Using Different Mount Points on Percona Monitoring and Management 2 Docker Deployments

Percona Monitoring and Management 2 Docker Deployments

Percona Monitoring and Management 2 Docker DeploymentsTwo years ago, we showed how to use a different mount point on Percona Monitoring and Management (PMM) Docker deployments, in case you need to have data stored out of the default Docker paths. We have released PMM version 2 since, and the need for these steps is still current. However, there are a few subtle differences, which prompt for an update.

Previously, we saw how to do this in two ways:

  • using symlinks to point to the new mount point, and
  • modifying the docker create command for the pmm-data container

In this blog, I have decided to show steps for only the former. Modifying the Docker command will work, but it is highly dependent on the version used. If in the future we decide to change how the /srv/ directory is structured (i.e., which users own each subdirectory), the steps used here may not be valid anymore. By using the symlink method, we make sure we are keeping the user ownership intact and can assure the steps will work with future versions.

Note that these steps are to be done before having a running PMM setup (meaning this will replace the PMM server installation steps). If needed, we can show steps on how to move an existing setup to a different mount point in the future, so let us know in the comments section.

Executing the Needed Commands

PMM stores all persistent data in the volume mounted by the pmm-data container (this is why it’s important to never remove or delete the pmm-data container). It uses the /srv/ path internal to the pmm-data container to do this. To avoid Docker using the default paths (typically /var/lib/docker) to store the data, we will let it be created and then move all the files, and create the symlink back to it. We will use /pmm2/ as the new path in our examples. If you intend on using a different one, remember to replace it in the following commands.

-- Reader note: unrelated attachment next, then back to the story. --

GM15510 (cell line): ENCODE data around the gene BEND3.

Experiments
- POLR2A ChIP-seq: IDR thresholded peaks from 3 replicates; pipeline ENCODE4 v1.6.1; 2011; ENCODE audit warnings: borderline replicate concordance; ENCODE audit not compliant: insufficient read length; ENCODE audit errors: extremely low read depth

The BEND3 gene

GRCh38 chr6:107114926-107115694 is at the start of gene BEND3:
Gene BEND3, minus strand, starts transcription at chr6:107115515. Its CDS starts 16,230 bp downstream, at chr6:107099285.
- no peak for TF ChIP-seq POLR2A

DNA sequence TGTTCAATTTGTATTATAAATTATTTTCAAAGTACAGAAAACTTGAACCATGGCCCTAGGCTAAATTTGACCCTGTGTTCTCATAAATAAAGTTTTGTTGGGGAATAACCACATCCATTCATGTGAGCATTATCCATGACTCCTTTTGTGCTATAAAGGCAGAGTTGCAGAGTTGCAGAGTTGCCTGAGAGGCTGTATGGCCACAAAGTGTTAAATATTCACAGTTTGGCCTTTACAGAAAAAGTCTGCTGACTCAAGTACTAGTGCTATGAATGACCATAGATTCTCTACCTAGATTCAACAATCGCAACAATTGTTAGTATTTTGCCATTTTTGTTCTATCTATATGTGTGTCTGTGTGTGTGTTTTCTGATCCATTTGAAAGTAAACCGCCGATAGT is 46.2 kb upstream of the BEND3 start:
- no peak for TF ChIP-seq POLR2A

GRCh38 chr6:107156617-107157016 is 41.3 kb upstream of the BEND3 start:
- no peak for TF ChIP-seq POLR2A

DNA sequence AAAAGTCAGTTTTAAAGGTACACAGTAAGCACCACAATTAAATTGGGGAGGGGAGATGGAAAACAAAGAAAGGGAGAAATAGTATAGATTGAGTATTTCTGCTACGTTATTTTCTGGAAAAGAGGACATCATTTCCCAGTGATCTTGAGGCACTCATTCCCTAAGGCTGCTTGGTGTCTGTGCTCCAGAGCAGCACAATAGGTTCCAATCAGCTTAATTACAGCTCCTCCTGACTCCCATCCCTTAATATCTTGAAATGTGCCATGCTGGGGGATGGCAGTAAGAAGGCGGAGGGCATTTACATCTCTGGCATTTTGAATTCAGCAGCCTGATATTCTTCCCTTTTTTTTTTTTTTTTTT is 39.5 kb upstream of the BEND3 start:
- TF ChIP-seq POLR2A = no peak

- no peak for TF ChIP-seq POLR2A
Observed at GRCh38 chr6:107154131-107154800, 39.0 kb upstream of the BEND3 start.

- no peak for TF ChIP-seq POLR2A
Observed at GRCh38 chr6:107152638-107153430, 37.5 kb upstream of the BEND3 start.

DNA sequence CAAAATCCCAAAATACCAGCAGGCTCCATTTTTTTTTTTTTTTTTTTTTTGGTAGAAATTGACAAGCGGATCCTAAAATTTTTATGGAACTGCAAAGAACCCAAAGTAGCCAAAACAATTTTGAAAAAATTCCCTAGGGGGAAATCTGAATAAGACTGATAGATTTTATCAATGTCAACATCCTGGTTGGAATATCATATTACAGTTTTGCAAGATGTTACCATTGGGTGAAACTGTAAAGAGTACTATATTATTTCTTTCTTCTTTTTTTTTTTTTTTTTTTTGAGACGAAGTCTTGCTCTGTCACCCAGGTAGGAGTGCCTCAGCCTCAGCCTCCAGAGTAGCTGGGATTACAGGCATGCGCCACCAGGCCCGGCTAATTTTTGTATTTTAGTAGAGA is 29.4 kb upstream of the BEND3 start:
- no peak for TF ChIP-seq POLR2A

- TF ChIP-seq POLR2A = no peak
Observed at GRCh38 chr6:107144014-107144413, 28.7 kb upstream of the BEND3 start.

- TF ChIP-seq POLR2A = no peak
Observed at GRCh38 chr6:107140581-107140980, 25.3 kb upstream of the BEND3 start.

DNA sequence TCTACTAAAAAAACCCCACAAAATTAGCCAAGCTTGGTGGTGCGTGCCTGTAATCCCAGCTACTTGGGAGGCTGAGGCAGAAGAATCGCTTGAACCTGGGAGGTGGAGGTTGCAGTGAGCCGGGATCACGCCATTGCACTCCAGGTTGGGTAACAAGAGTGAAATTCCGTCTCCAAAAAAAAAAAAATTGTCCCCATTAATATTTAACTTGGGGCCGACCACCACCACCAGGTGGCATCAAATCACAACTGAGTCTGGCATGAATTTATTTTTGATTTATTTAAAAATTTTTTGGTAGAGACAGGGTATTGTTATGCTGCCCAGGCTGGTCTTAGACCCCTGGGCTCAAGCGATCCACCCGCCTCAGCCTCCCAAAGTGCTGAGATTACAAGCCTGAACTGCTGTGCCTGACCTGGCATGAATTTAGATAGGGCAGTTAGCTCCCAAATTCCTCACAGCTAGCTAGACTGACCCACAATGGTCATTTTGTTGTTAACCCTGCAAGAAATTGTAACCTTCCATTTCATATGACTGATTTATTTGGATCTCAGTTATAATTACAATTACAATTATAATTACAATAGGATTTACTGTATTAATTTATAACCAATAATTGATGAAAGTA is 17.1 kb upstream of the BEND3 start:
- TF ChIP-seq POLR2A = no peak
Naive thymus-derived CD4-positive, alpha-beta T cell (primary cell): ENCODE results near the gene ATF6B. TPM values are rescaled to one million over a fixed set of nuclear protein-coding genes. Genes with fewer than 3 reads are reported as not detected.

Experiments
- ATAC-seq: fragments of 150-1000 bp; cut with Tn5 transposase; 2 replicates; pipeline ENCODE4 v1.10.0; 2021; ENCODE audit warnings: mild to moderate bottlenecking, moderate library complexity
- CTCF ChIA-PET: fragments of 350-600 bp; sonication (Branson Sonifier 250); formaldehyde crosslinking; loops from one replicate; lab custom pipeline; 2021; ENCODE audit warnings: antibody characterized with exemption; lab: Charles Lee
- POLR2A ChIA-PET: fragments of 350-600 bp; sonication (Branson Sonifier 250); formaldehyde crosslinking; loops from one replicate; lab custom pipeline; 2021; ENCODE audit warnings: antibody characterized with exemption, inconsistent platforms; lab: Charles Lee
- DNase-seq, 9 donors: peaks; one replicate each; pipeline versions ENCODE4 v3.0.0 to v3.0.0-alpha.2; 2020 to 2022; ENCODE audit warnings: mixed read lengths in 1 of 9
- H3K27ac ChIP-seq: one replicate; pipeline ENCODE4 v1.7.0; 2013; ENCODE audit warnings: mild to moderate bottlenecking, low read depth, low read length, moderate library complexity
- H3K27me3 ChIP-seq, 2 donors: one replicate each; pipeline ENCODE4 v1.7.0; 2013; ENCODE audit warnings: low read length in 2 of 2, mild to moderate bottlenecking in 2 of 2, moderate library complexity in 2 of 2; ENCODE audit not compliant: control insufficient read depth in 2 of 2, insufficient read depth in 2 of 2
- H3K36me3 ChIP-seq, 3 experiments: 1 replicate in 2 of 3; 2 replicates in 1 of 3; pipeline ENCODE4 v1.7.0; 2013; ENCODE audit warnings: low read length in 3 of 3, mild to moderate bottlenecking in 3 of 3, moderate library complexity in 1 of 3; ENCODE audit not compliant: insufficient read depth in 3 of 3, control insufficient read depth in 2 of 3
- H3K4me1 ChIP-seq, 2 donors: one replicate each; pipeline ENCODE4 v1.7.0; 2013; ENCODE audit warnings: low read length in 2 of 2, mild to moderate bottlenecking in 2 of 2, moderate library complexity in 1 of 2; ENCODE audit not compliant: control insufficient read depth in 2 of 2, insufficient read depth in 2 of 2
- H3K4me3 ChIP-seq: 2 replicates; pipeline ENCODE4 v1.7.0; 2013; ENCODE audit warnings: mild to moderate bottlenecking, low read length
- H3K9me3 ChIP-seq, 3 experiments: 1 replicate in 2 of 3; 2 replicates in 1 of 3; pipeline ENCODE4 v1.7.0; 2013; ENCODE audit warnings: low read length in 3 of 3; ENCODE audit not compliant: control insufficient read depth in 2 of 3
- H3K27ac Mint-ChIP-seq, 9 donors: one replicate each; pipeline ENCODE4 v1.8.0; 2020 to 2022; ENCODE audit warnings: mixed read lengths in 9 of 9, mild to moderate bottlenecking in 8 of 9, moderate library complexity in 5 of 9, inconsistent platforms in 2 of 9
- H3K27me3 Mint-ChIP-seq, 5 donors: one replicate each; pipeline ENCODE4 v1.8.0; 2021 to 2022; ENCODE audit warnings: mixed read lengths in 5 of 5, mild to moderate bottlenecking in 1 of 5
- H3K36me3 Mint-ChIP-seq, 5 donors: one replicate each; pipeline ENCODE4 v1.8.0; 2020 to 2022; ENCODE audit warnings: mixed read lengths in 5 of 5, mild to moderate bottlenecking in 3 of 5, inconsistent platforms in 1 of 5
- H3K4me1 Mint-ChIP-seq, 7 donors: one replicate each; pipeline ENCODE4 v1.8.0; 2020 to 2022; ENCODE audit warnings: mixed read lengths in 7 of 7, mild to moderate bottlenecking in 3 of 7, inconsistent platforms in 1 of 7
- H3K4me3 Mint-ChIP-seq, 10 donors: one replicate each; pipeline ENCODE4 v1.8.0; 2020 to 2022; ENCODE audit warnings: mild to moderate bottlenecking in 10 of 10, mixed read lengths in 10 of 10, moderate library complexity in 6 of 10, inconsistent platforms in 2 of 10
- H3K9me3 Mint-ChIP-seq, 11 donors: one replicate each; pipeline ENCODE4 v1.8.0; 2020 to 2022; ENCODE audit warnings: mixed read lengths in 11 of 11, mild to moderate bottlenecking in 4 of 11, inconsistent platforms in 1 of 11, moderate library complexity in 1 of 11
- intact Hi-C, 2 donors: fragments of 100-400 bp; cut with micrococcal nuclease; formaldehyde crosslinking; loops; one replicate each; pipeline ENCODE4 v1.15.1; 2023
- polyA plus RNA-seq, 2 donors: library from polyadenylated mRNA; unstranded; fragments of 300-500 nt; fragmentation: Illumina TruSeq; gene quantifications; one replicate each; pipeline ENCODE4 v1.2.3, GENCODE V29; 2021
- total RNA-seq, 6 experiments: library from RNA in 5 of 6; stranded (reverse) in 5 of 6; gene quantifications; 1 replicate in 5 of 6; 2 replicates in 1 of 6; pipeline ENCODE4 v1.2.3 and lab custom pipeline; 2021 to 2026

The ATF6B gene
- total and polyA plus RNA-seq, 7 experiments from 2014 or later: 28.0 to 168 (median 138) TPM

There are five easy steps for this procedure (you will need to use an account with enough OS-level privileges for them).

1- Create the needed directory

mkdir -p /pmm2/srv/

Make sure the directory has the read and execute permissions for all users (or use chmod 755 to set this).

2- Create the pmm-data container

docker create \
   -v /srv/ \
   --name pmm-data \
   percona/pmm-server:2 /bin/true

3- Check the mappings for the path to the /srv/ directory:

docker inspect pmm-data | egrep "Source|Destination"

We will need the “source” path, which is the host mapping. As an example, you should get something like the following:

"Source": "/home/docker/volumes/62c580b9332e38c116a133d00e9a56048903f5d4e860bf1572056abec1d73075/_data",
 "Destination": "/srv",

So we create the following variable, to help make the following steps more generic and easy to read:

DOCKER_VOLUME_DATA="/home/docker/volumes/62c580b9332e38c116a133d00e9a56048903f5d4e860bf1572056abec1d73075/_data"

4- Move all the data in it to the desired mountpoint (remember in this case we are using /pmm2/srv/​ but your case may be different):

mv ${DOCKER_VOLUME_DATA}/* /pmm2/srv/

5- Remove the empty _data directory, and create the symlink back to it:

rmdir ${DOCKER_VOLUME_DATA}
ln -s /pmm2/srv ${DOCKER_VOLUME_DATA}

Running pmm-server Container

We are now ready to run the final step of the procedure, to create the pmm-server container that will provide the actual services running:

docker run -d \
   -p 80:80 \
   -p 443:443 \
   --volumes-from pmm-data \
   --name pmm-server \
   --restart always \
   percona/pmm-server:2

You are now ready to login to PMM via the web UI, and to start configuring clients!

Removing pmm-data

One last note on this. If at some point you intend on removing all data associated with your custom PMM v2 installation, note that data in the new mount point will not be removed by using docker rm -v pmm-data nor docker volume prune, and you will have to manually delete the files to reclaim the space.


by Agustín via Percona Database Performance Blog

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